Three chefs explain the challenges and rewards
The decision to move into a continuing care retirement community or an assisted living program is complex. There is much to ponder. Am I ready to "give up my independence?" Can I afford this program? Would another location be better for my family? Will I like my new neighbors? Is the care in this community what I need?
Fortunately, there is one aspect of a residential program that one needn't question. The food will be healthy and delicious. After visiting three residential programs, in three communities, I conclude that the only problem with the food is that residents are likely to gain weight. Willpower is needed.
The chefs who cook in senior communities like their work. They seem to thrive on the particular challenges of planning and cooking for their guests. "Serving the same people day after day is different from restaurant work," says Keith Fornier, executive chef at RiverMead, located in Peterborough. "You can't expect people to face the same menu every day."
RiverMead is a life care community, with 155 residents in independent cottages and apartments, 55 assisted living and special care apartments and 20 residents who receive skilled nursing care. "In this community," says Bonnie Cohen, executive director, "a resident's transition to another level of care is seamless, with emphasis on independence to the degree possible for that resident."
Chef Fornier came to RiverMead from a background in restaurant and country club cooking. He was attracted, initially, by the regular hours and good benefits that restaurant cooking seldom offers. Now he is committed to working with elders. "I can be creative here," he says. "My menus range from comfort food to ethnic dishes." There is always at least one low fat/low sodium entrée on the dinner menu. Lunch is a salad/soup buffet, with other choices on request. Many residents prepare their own breakfasts, but a coffee bar, with hot drinks and muffins or other pastries, is available to both staff and residents. Some residents also choose to prepare their own lunches.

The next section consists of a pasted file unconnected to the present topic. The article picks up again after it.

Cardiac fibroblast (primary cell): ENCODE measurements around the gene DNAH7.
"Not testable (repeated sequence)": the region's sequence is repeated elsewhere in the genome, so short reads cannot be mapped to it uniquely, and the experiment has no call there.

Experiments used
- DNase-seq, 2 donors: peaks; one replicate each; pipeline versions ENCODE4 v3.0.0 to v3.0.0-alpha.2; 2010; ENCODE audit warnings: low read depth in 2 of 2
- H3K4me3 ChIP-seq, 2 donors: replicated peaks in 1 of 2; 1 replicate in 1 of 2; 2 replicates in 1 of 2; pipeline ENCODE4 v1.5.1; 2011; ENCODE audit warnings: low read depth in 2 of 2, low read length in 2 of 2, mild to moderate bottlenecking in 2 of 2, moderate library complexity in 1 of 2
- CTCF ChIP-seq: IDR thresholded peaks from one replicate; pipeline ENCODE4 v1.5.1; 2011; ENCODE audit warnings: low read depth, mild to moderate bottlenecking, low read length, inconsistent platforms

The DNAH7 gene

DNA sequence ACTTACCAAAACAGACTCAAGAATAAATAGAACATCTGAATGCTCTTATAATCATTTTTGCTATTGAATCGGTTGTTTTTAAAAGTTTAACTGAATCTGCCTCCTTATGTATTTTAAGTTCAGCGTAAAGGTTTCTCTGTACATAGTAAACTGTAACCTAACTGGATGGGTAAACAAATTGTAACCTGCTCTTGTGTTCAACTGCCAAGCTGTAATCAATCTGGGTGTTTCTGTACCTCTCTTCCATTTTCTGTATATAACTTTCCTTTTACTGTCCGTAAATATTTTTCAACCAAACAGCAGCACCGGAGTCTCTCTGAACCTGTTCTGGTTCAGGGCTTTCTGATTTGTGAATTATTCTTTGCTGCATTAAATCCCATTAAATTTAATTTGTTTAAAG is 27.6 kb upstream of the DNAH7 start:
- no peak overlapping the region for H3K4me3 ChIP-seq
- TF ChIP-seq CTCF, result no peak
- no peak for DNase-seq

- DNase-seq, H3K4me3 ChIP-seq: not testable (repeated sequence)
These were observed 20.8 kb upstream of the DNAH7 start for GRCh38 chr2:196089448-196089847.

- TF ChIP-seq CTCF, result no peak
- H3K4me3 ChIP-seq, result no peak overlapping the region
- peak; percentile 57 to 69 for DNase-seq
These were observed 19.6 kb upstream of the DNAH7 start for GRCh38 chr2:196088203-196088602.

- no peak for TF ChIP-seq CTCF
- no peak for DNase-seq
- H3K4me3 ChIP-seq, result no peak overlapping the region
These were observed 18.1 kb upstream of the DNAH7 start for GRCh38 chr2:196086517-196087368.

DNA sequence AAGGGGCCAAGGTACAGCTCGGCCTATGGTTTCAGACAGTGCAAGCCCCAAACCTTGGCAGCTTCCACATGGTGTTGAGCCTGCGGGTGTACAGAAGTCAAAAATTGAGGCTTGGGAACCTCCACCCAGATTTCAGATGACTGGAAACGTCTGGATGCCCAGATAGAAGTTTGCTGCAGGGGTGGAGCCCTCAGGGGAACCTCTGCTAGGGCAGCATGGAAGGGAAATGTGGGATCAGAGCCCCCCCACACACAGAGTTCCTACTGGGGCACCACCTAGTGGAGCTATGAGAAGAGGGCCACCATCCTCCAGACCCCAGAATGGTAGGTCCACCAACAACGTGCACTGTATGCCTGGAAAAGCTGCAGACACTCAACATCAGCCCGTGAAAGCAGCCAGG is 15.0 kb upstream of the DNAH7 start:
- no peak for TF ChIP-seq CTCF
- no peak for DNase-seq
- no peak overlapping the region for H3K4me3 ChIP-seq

Food service for so many people is no small task. In addition to the main dining room, which typically serves 110 people in the evening, there are four dining rooms in the assisted living and special care unit. Basket service is provided to a resident who might be "under the weather" or just wants to stay in for the evening. Special events are held throughout the year.
The dining service is a contract service. Fornier and three other senior food service staff are employees of Morrison Senior Dining. There is no question, however, that Fornier is a part of the RiverMead community. He meets regularly with a staff/resident food committee. He circulates in the dining room, stopping at each table for a brief visit. He knows his diners.
Chef David Soha is executive chef at Carlyle Place in Bedford. Carlyle Place is an assisted living community with 40 residents. The dining schedule includes three meals a day, with the larger meal served at noon. "Since many residents retire early in the evening," Soha says, "it's best to have a lighter meal at the end of the day." Each noon time meal includes two choices of entrée but individual requests can be accommodated.